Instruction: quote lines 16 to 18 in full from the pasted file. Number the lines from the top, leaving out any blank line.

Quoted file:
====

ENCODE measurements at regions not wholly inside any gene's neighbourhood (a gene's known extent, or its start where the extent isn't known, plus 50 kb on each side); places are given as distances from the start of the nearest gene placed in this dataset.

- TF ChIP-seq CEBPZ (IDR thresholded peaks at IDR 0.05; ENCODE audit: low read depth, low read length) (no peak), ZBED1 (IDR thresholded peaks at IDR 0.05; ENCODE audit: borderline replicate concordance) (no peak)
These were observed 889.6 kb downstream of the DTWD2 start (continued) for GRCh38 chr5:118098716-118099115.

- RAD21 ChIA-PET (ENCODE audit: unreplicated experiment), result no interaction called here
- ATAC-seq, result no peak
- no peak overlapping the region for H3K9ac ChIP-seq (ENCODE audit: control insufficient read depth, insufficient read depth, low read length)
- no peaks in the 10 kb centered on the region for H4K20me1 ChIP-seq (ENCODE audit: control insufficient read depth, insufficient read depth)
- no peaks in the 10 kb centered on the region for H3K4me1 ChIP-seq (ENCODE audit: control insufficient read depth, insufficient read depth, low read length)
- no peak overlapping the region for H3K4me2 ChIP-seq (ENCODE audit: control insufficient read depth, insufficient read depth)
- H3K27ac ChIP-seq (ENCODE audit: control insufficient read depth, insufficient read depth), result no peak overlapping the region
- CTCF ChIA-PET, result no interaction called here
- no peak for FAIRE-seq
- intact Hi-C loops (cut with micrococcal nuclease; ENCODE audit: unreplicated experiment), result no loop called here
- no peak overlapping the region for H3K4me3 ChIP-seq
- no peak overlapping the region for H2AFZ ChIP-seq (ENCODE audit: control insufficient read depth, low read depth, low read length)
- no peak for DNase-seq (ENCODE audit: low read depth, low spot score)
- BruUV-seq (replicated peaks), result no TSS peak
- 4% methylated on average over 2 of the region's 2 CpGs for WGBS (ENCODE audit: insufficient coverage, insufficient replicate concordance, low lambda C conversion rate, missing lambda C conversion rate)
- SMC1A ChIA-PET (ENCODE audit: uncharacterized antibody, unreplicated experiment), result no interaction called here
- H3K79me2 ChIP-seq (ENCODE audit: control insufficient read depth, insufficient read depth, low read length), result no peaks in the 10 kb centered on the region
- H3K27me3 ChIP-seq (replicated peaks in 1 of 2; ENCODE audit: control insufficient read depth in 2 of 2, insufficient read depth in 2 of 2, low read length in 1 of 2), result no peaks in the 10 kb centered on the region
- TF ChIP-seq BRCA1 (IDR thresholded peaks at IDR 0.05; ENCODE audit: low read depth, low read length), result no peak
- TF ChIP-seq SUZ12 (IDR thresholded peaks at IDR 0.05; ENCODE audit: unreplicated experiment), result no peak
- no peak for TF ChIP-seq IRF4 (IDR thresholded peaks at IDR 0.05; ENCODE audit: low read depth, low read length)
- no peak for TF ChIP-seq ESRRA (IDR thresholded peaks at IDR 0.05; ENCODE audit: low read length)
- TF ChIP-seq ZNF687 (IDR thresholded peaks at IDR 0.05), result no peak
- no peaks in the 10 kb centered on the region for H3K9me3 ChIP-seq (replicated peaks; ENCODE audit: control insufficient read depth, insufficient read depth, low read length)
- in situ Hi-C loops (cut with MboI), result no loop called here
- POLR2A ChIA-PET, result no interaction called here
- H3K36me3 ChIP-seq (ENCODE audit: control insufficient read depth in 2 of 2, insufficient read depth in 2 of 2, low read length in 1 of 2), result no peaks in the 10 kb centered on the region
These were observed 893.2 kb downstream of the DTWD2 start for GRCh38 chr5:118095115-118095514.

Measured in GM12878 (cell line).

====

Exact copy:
- no peak for DNase-seq (ENCODE audit: low read depth, low spot score)
- BruUV-seq (replicated peaks), result no TSS peak
- 4% methylated on average over 2 of the region's 2 CpGs for WGBS (ENCODE audit: insufficient coverage, insufficient replicate concordance, low lambda C conversion rate, missing lambda C conversion rate)